“Tell me a story!” your reader demands. “I want to feel happy, sad, frightened. Take me to a new world and make me care about what happens.”
That’s a big ask of a writer. Our goal is to help you go from the first draft of your novel to a story that works and captures readers.
Think about some of the best novels you’ve read. What do you remember?
Like me, you probably recall a compelling character such as Jason Bourne, the intriguing plot of Gone Girl, or the fantastic settings depicted in The Game of Thrones.
Compelling characters, an intriguing plot, or a fantastic setting make me remember the story.
Successful writers tell a good story. Sounds simple, but telling a good story requires a great story edit.
Your First Draft
So you’ve finished the first draft of your novel. Congrats. Now what? Maybe you’re worried your writing isn’t good enough to share. Maybe you fear rejection or criticism.
Or maybe you just don’t know how to edit your manuscript. Where to start? What to change? How to make it better? Editing and revising your novel is hard work.
These are all thoughts that ran through my head a few years ago when I finished the first draft of my debut novel Descent.
Create A Great Story Readers Love
A story edit is the first step in turning your first draft into a story readers love. This comes before copyediting or proofreading. You can do that after the structure of your story is sound.
Performing a story edit means analyzing your story from a high-level perspective and fixing the weak areas.
During a story edit, take a hard look at your characters. How often do they appear? What are their goals? What gets in the way of their goals? Characters will drive the tension, and tension is what keeps a reader engaged in your story.
Make sure the story structure makes sense, the scenes are tense, there are no plot holes, and your key scenes appear in the best place along your story arc.
Finally, the story edit should examine your settings. How often do you use the same setting? Do your settings help with the tone of your scenes? Settings are key to keeping your reader engaged.
How Fictionary Was Created
I became a published author and hit Amazon’s bestseller lists by editing and rewriting until I was satisfied I was telling a good story that was ready to share.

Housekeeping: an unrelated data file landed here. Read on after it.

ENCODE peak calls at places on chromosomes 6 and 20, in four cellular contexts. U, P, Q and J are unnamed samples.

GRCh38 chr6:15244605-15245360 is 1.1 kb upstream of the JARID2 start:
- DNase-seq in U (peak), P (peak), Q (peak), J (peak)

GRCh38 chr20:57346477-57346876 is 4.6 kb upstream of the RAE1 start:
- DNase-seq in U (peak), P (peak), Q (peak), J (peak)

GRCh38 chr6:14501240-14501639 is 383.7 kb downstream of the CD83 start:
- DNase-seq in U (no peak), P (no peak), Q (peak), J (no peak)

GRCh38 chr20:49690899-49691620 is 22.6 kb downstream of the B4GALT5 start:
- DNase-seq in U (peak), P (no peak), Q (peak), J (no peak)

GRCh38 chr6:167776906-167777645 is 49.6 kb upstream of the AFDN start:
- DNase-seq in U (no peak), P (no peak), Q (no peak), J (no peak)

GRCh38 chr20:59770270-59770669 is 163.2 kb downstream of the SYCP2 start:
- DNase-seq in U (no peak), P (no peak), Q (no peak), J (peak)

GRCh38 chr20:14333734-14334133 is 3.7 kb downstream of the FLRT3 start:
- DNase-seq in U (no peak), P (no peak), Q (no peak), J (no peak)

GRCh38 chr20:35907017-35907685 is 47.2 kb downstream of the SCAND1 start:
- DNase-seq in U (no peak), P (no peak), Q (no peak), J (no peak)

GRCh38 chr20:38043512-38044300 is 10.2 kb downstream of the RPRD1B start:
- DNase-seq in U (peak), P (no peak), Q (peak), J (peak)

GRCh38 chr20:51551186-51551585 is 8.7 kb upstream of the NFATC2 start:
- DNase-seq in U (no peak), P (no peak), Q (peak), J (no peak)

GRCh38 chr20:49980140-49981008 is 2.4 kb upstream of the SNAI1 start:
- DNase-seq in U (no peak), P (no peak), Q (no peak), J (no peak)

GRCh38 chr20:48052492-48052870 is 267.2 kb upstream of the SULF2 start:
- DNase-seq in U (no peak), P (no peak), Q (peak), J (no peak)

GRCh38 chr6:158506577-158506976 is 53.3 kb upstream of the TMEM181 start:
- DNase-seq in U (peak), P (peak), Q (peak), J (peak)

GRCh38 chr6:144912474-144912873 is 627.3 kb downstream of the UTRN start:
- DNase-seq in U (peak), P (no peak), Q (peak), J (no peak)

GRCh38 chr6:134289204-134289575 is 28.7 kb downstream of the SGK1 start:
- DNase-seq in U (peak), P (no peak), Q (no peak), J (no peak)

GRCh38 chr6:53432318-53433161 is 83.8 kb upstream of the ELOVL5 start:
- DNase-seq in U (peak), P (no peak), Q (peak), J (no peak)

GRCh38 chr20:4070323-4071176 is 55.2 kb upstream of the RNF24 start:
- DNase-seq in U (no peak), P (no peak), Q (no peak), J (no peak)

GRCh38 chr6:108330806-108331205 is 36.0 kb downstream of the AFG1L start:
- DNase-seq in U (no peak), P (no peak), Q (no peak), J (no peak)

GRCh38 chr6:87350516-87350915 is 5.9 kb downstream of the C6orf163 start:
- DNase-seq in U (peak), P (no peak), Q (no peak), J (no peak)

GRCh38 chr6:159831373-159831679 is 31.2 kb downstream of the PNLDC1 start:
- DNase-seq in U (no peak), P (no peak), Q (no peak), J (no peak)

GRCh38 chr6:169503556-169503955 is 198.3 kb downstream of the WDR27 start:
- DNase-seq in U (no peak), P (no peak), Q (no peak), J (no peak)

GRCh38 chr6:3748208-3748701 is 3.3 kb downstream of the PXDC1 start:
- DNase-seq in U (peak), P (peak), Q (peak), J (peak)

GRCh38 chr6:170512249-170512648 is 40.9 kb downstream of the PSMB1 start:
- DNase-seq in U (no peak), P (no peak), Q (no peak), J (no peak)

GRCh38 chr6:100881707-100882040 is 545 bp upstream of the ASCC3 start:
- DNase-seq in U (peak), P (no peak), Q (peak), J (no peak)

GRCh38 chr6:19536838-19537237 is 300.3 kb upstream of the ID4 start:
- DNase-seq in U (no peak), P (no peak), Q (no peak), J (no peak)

Along the way, I took all the best writing advice I could find and created a scene-by-scene self-editing technique focused on characters, plot, and settings.
Then it hit me, perhaps other writers might benefit from this structured approach to editing their own work.
So I spent a year working with dozens of other writers and a few very clever programmers to create Fictionary, a breakthrough online tool for editing fiction.
Fictionary provides a new way for writers to visualize, evaluate, edit, and finish a novel.
Say goodbye to those old sticky notes or index cards you’ve been using to make sense of your story.
Common manuscript problems such as scenes with no purpose, confusing points of view, or empty stages are quickly highlighted. You can “see” these problems and fix them during your rewrite.
The Story Arc is an example report created automatically after you import your manuscript. No more trying to draw a story arc yourself.
In today’s competitive publishing environment, you owe it to yourself to ensure your story works before sharing it with others.
The Fictionary Finish Your Novel Contest.
To encourage you to finish your novel and get published, we’ve partnered with FriesenPress and are hosting a contest together.
One lifetime Fictionary subscription and a $1999 FriesenPress Publishing Package.
$200 annual Fictionary subscription for 3 lucky writers!
Check out the details and enter the contest.
Winners are chosen at random. No purchase necessary.